Archaeological fieldwork preceding housing development revealed a Mesolithic site in a primary context. A central hearth was evident from a cluster of calcined flint and bone, the latter producing a modelled date for the start of occupation at 8220–7840 cal bc and ending at 7960–7530 cal bc (95% probability). The principal activity was the knapping of bladelets, the blanks for microlith production. Impact-damaged microliths indicated the re-tooling of hunting weaponry, while microwear analysis of other tools demonstrated hide working and butchery activity at the site. The lithics can be classified as a Honey Hill assemblage type on the basis of distinctive leaf-shaped microlithic points with inverse basal retouch.
Such assemblages have a known concentration in central England and are thought to be temporally intermediate between the conventional British Early and Late Mesolithic periods. The lithic assemblage is compared to other Honey Hill type and related Horsham type assemblages from south-eastern England. Both assemblage types are termed Middle Mesolithic and may be seen as part of wider developments in the late Preboreal and Boreal periods of north-west Europe. Rapid climatic warming at this time saw the northward expansion of deciduous woodland into north-west Europe. Emerging new ecosystems presented changes in resource patterns and the Middle Mesolithic lithic typo-technological developments reflect novel foraging strategies as adaptations to the new opportunities of Boreal forest conditions. While Honey Hill-type assemblages are seen as part of such wider processes their distinctive typological signature attests to autochthonous, regional developments of human groups infilling the landscape. Such cultural insularity may reflect changing social boundaries with reduction in mobility range and physical isolation caused by rising sea level and the creation of the British archipelago.
We present δ13C, δ15N, and δ34S measurements on archaeological human and animal bone collagen samples from a shell midden dating to the Neolithic ca. 4000–3500 cal BC, together with measurements on modern fish and shellfish. These data were used in conjunction with the Bayesian mixing model, Food Reconstruction Using Isotopic Transferred Signals (FRUITS), to reconstruct human diet at the site. We demonstrate the importance of using a geographically appropriate faunal baseline in stable isotope paleodietary studies, and suggest that Neolithic individuals at this site consumed up to ca. 21% of dietary protein from marine resources, despite stable isotope ratios that imply a wholly terrestrial diet. This marine resource consumption does not significantly shift the radiocarbon (14C) dates of these individuals, so although we must consider the use of marine resources at the site, the chronology that has previously been established is secure. The δ13C and δ15N measurements from the archaeological herbivore bone collagen indicate that it is unlikely they ate plants enriched with fertilisers such as manure or seaweed. The δ34S values reveal a sea-spray effect; therefore, in this instance, δ34S cannot be used as a dietary indicator but can be used to demonstrate the likely locality of the fauna.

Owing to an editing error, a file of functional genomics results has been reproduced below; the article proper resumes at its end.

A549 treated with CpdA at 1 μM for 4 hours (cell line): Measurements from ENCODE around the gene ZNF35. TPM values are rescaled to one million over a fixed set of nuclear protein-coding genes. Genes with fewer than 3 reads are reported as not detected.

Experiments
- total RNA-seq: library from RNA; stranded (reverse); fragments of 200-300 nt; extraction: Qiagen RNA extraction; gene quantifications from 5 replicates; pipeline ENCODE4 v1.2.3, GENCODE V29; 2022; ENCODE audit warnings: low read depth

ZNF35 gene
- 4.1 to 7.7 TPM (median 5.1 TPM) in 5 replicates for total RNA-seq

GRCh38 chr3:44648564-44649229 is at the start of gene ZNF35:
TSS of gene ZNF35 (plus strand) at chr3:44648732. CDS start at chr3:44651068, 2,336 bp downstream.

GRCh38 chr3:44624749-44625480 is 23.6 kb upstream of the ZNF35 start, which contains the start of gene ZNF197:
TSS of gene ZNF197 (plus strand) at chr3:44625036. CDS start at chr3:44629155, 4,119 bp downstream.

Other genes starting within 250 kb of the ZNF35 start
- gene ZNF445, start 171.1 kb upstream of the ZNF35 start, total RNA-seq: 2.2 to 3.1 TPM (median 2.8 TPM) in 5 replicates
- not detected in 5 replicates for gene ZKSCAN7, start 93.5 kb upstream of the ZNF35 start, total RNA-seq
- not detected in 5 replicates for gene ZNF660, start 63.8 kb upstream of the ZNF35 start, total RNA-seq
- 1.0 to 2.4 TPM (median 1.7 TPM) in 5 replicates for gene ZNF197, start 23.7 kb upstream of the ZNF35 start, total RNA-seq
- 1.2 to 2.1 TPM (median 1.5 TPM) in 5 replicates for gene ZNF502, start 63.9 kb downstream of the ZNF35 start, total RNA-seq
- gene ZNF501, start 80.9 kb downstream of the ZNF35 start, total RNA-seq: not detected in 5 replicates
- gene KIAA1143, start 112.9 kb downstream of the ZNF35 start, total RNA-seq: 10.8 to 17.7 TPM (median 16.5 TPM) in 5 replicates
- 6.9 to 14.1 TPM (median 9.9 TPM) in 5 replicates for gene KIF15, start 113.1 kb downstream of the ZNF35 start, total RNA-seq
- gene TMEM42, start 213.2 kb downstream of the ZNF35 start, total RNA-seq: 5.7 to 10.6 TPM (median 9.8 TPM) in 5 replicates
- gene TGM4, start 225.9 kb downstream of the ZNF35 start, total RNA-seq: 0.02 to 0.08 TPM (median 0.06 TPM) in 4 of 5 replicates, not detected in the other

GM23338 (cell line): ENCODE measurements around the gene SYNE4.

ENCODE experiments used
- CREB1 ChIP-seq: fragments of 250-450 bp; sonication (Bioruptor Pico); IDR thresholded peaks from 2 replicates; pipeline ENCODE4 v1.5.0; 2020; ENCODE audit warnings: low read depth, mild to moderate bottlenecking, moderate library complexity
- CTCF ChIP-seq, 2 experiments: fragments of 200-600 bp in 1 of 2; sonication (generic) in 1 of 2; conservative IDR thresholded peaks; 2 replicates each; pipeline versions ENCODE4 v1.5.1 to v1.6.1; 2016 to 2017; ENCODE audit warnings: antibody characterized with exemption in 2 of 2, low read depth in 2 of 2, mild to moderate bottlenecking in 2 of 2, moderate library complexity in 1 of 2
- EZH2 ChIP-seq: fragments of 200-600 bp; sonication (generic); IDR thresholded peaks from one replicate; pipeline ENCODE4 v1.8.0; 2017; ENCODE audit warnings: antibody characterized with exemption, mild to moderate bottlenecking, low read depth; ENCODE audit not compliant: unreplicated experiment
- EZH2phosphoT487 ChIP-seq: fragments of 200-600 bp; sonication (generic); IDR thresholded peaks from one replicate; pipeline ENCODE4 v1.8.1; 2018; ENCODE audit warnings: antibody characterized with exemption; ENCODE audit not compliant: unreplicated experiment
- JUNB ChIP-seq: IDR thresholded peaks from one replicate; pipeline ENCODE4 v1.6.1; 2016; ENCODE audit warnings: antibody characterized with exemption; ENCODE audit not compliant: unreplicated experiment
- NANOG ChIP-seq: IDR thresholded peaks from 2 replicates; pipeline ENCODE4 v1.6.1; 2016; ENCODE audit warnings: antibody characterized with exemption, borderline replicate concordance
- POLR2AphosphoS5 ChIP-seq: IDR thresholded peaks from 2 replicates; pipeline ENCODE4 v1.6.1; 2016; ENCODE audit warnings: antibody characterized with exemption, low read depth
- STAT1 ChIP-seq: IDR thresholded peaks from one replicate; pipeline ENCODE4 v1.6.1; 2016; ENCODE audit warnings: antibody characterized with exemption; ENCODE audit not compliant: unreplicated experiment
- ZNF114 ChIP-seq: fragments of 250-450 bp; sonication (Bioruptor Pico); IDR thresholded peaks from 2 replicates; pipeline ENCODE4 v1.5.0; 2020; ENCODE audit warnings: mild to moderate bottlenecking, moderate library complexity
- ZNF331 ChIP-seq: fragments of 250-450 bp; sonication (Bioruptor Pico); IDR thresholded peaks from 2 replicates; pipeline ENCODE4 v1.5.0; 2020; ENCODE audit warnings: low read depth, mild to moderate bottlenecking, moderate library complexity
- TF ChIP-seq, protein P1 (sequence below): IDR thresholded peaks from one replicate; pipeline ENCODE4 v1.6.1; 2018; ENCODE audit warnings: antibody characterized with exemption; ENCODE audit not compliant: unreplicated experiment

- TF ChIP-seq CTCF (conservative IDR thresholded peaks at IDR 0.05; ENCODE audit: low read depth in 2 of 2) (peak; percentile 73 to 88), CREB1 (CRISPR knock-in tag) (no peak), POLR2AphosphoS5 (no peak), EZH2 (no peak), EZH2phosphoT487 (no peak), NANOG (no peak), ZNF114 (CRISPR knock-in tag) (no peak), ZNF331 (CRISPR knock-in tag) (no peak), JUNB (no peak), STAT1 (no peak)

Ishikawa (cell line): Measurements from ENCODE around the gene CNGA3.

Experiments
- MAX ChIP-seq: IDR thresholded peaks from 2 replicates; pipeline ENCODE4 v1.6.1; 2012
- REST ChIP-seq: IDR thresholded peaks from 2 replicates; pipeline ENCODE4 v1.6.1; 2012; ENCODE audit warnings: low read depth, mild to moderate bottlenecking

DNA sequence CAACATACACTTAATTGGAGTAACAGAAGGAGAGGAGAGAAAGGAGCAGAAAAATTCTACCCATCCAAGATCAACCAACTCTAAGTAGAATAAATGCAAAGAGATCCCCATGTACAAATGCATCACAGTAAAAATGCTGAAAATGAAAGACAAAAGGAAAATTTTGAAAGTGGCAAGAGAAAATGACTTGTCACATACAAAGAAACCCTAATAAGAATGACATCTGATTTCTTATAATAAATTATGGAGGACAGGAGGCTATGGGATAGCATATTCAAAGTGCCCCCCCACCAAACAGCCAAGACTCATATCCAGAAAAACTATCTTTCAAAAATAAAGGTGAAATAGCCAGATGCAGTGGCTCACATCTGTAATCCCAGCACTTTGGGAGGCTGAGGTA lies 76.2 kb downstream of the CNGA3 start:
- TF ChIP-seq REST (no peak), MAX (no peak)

Radiocarbon (14C) wiggle-match dating is a technique with a substantial potential to improve the precision of dating timbers in situations where dendrochronology is not tenable. However, one of the key reasons why obtaining a dendrochronological determination might be difficult is the short-lived nature of timbers on a range of archaeological sites, something that also affects the efficiency of the wiggle-match dating technique. Combined with the potential for high expense that the technique presents, it is paramount that wiggle-match dating research design has a good empirical basis. To this end we dated 50 consecutive, individual rings from a timber that grew during the Hallstatt radiocarbon calibration plateau (ca. 750–400 cal BC) in southwest Scotland. The results indicate that (1) the precision and accuracy of wiggle-match dates carried out on short-lived sequences during the Hallstatt plateau may suffer due to insufficient resolution of the calibration data, (2) sampling time-frames roughly equivalent to the underpinning calibration data are recommended (for the period in question this means decadal blocks), and (3) short-lived sequences are at risk of losing accuracy if the actual past trend of radiocarbon diverges from the mean of the radiocarbon calibration curve.
Three time series based on precisely dated annual tree-ring widths have been used to reconstruct June plus July degree days for the central Alaska and northwestern Canada region. The time series are the longest recently developed chronologies for the area and represent 57 core samples from 27 trees. The degree-year-to-year variation and day reconstruction, extending back to A.D. 1524, exhibits much extended warming and cooling trends including a general warming trend from about 1840 to 1960. The reconstruction is in agreement with some subaretic glacial information and with data of percentage melting from arctic ice cores. This and similar reconstructions can provide quantitative information to compare with general circulation and energy budget models for longer time periods than are available in recorded meteorological data.